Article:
Sleepwear is its own category when it comes to fashion but, to some extent, it is a bit underrated. Some of us may have thought that having separate outfits at home for day and night — especially pre-pandemic — is quite a luxury. But now that the lines between work and rest have become blurry because of the work-from-home setup many of us are in, a projected rise in sales for sleepwear (and loungewear) in the years to come has been predicted. Why are more people investing in sleepwear and does wearing it actually have wellness benefits waiting to be discovered?
Looking into the history of sleepwear
Before we try to explore the wellness benefits of sleepwear, let’s get a little bit geeky first. The first recorded history of pyjamas was the “direct result of British presence in India” during the 18th and 19th centuries. It was a type of garment that was worn by both nobles and peasants, even transcending gendered attire at the time. Even so, it became more popular with men as a form of loungewear.
Fast forward to the 20th century, pyjamas evolved into a fashion piece associated with feminism. Coco Chanel was one of the more well-known figures who wore pyjamas in public, making it somewhat a symbol for women’s liberation and carefree style. Eventually, this led to women from all walks of life finding the appeal of dedicated articles of clothing for sleep or lounging.
What our Clozetters are wearing
We asked some of our Clozetters about their choice of snooze outfits. For content creator Chi, oversized clothes are her preferred sleepwear outfit as they allow her to move a lot more freely in bed. Team Clozette’s Content Solutions Manager Abby shares Chi’s preference since an “oversized shirt plus lounge shorts” is her go-to sleepwear combo. Content creator Erica, meanwhile, loves loose-fitting pyjamas as they help her feel “more relaxed to get into the mood to sleep”.
Chi and Erica both agree that having different sets of clothes for day and night really helps in letting your body know when it has to be active and when it has to rest. They also both think that people go through the trouble of changing into a sleepwear attire because of this reason and simply because most sleepwear pieces are designed to actually create better sleep.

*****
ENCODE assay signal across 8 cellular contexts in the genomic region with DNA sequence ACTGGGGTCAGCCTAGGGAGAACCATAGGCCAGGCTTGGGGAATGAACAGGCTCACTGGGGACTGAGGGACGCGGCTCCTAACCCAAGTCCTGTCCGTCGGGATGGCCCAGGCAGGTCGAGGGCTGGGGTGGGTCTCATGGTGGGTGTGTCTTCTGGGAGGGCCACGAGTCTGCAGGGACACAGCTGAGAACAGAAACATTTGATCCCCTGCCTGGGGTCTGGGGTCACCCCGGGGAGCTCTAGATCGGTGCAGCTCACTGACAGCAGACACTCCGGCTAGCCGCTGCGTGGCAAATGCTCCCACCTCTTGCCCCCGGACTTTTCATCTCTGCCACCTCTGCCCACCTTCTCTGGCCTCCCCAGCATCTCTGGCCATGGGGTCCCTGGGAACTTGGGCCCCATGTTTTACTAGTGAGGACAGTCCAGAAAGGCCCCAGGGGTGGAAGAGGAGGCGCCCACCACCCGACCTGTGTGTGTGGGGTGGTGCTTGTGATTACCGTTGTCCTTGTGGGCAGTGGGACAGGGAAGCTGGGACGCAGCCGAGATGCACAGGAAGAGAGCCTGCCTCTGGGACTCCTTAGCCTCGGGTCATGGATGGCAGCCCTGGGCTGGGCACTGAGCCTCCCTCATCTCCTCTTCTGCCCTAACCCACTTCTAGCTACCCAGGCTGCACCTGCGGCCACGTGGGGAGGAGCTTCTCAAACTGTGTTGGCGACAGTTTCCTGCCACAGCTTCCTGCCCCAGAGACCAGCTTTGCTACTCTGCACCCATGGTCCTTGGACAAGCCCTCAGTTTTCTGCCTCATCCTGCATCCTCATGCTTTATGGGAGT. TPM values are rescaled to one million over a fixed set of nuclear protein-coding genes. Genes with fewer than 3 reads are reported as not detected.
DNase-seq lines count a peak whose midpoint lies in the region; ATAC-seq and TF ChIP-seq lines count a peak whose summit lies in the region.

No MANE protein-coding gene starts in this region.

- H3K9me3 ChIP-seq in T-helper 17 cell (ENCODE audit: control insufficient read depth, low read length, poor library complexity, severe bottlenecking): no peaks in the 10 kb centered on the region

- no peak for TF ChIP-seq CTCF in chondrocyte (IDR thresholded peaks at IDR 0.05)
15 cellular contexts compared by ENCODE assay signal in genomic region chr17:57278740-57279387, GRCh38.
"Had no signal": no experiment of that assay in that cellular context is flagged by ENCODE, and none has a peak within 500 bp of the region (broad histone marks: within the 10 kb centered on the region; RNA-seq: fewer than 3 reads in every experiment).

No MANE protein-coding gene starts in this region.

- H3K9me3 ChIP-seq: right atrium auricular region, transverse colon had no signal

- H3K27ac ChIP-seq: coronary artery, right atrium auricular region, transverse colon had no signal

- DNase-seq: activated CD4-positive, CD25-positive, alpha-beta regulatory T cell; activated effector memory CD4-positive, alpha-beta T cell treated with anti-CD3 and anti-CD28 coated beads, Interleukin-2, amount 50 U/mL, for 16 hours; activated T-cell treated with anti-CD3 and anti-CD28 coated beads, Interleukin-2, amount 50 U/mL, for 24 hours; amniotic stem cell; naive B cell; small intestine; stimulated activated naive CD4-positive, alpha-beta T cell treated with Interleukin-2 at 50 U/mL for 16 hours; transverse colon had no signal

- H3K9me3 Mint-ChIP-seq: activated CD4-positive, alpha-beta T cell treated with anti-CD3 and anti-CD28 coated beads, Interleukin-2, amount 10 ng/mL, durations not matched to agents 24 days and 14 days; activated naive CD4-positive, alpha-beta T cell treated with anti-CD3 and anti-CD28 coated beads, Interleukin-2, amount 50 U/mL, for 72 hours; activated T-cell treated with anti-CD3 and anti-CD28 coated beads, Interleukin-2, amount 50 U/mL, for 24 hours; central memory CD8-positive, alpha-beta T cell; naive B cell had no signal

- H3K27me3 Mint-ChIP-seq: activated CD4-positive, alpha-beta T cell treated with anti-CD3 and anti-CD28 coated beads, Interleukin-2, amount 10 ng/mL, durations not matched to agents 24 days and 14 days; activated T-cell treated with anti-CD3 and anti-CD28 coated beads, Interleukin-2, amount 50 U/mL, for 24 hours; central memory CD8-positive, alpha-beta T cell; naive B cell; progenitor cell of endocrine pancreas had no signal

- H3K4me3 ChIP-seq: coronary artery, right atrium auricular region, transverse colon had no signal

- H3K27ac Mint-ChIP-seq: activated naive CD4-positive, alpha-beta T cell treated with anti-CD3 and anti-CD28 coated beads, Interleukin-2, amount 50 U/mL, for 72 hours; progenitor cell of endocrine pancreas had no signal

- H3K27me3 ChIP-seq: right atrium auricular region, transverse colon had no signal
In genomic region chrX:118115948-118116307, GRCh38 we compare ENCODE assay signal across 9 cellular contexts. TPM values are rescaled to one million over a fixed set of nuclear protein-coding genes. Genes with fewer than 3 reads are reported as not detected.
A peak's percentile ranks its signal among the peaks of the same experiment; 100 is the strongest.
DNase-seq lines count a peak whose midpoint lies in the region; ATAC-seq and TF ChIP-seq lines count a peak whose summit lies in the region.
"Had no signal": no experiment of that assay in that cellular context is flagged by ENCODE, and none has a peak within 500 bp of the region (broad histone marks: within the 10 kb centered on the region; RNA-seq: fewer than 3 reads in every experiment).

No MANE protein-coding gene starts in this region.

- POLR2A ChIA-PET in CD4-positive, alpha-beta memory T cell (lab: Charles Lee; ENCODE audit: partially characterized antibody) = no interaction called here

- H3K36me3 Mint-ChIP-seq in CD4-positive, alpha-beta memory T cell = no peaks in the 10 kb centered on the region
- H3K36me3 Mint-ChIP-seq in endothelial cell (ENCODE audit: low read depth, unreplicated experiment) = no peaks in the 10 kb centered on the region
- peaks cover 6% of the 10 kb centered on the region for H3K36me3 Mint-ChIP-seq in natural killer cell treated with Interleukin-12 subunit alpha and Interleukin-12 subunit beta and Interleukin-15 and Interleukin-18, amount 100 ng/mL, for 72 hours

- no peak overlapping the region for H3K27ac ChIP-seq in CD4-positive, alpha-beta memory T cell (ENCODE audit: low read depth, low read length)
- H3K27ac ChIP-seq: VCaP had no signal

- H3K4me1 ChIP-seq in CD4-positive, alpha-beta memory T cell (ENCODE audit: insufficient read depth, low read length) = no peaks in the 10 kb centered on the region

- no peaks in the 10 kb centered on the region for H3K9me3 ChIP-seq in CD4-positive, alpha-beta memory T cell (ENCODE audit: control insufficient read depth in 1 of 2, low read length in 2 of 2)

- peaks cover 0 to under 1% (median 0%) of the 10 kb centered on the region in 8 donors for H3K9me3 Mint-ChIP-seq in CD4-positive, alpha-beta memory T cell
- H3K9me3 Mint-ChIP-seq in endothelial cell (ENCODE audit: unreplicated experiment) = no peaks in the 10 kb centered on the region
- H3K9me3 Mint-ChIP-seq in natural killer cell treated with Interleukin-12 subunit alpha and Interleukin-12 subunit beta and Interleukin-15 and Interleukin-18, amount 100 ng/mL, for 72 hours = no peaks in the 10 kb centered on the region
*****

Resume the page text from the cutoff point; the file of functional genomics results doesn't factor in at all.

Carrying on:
As for Abby, sticking to her day clothes for sleepwear is a lot more convenient especially since she doesn’t leave the house much these days. Still, she’s very meticulous when it comes to her clothes’ material, making sure that each piece is “100% cotton, not silk, spandex cotton or polyester” considering the hot weather in the Philippines.
Why it matters what clothes you sleep in
Now comes the question: What are the actual benefits of sleepwear when it comes to wellness? There are actually several reasons.
One, similar to what Chi and Erica stated, changing to another set of clothing before hitting the hay conditions the mind to think that it should be getting ready to shut off and retire for the day. And whether you’re conscious about it or not, this kind of regimen also helps create a better mood in general. Less feelings of anxiety before bedtime, better sleep.
Movement is also very important when it comes to sleeping. That’s why wearing less constricting clothes while you take your much-needed shut eye also plays a huge role in making sure you’re not disturbed by any form of chafing or scratching in the process. Pyjamas are designed specifically to ensure that this is addressed.
While the results of good sleep (a.k.a. better skin, natural toxins cleansing, etc.) don’t exactly have any direct correlation with your choice of sleepwear, it’s safe to say that a better sleeping experience equates to improved holistic health. Changing into sleepwear is very similar to doing your makeup in a way that it helps your psyche, which may then affect your physical health.
Working from home in your pyjamas? You might want to reconsider
Since the effects of sleepwear are more related to our mental health, it is worth noting that wearing one while you work from home can result in cognitive decline. Interestingly enough though, it’s not an issue of pyjamas affecting one’s productivity but rather the idea that there’s no proper separation between work and rest. So while it’s comfy to start hustling in your PJs, we still recommend you dress up for work as much as you can.
The uncertainty of whether or not we can go back to how things were can be jarring. After all, who would’ve thought in 2019 that our routines would change this significantly? That’s why finding joy and comfort in even the smallest things to at least ease our worries should be considered. A pair of pyjamas doesn’t carry all the answers, but hey, it’s a start.